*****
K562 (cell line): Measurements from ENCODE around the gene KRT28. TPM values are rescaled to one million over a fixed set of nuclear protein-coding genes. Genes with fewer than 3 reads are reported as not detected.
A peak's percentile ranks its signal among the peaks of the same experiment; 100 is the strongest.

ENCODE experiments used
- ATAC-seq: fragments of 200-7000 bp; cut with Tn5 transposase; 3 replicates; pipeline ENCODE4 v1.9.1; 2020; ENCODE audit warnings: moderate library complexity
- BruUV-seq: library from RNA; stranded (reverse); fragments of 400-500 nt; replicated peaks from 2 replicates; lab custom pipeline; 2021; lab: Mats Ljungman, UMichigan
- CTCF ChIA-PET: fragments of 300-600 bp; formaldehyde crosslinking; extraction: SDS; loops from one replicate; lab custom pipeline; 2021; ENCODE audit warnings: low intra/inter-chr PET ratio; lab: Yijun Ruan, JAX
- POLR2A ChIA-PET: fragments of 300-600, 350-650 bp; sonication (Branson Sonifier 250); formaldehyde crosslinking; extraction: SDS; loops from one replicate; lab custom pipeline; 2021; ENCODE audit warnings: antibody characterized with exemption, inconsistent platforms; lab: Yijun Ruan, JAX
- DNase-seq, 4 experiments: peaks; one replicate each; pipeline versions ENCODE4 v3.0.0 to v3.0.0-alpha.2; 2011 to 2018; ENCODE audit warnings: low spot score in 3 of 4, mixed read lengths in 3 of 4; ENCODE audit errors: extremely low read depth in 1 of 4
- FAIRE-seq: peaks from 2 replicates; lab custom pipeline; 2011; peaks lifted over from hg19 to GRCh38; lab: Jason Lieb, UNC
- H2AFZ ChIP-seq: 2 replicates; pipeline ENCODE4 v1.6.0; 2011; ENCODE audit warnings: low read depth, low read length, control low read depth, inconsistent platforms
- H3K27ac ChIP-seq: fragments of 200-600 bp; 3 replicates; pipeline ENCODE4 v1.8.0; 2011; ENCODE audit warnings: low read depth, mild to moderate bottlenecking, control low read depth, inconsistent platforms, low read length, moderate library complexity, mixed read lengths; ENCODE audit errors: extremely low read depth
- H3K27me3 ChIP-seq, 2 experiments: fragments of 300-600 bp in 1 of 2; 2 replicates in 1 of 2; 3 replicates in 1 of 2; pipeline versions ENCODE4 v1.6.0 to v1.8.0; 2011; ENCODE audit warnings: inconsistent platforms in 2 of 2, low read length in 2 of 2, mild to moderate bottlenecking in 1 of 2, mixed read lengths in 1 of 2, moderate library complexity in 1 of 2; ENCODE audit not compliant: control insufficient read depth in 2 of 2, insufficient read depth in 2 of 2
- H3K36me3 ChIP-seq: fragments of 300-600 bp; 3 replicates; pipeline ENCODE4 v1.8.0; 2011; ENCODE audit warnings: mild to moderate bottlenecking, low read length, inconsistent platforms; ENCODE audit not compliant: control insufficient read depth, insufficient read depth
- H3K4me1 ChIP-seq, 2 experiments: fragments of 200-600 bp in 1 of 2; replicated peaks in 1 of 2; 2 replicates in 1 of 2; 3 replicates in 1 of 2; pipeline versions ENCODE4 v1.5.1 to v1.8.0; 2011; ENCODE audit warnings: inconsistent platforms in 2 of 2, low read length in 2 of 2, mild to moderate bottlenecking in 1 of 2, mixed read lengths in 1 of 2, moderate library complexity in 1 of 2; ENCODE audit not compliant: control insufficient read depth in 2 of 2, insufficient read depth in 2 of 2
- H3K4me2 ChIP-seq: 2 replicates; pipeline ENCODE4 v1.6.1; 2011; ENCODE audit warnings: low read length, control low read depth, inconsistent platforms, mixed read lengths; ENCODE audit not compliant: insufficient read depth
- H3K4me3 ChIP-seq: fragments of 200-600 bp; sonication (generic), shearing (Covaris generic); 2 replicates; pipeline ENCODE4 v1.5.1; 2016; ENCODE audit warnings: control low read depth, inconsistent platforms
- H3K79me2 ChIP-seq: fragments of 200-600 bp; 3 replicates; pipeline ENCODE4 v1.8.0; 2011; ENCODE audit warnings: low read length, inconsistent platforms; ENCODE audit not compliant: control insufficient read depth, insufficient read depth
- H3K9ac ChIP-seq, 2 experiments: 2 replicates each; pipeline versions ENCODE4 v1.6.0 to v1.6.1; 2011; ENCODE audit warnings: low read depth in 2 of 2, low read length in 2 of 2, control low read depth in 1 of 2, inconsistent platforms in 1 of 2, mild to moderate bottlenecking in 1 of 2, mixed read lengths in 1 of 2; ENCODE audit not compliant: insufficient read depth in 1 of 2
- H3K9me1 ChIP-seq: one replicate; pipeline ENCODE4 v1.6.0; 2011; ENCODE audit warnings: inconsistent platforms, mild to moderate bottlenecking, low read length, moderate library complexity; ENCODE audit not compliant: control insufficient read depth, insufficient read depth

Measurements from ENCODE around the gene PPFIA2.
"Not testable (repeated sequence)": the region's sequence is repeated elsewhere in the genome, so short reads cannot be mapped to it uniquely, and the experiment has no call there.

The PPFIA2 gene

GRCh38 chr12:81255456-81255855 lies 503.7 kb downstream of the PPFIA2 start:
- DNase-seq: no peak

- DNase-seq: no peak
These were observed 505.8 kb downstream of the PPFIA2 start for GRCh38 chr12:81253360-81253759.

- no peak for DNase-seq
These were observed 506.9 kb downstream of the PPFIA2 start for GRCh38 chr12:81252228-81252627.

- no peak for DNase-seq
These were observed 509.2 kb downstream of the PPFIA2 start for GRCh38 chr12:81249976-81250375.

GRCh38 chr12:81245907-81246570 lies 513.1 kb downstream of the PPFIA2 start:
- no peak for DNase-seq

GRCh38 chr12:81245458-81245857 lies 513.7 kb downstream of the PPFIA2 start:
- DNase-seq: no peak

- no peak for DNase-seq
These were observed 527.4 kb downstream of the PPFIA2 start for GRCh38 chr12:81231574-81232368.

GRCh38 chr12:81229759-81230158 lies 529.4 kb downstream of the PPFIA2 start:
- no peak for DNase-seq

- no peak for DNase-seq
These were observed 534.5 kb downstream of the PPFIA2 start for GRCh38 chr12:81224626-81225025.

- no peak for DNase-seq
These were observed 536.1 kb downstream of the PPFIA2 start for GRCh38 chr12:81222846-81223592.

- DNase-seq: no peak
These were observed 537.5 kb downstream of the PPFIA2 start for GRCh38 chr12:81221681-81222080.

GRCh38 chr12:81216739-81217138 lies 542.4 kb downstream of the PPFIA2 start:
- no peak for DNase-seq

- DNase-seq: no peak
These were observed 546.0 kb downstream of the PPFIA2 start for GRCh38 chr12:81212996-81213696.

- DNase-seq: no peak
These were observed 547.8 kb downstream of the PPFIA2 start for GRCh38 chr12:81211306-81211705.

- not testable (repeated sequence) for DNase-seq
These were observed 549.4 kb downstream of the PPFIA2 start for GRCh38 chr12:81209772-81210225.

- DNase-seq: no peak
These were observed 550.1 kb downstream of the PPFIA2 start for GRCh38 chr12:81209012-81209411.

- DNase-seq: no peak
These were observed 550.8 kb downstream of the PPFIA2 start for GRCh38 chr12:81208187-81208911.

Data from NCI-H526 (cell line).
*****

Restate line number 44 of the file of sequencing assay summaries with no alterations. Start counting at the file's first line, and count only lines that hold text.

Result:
These were observed 537.5 kb downstream of the PPFIA2 start for GRCh38 chr12:81221681-81222080.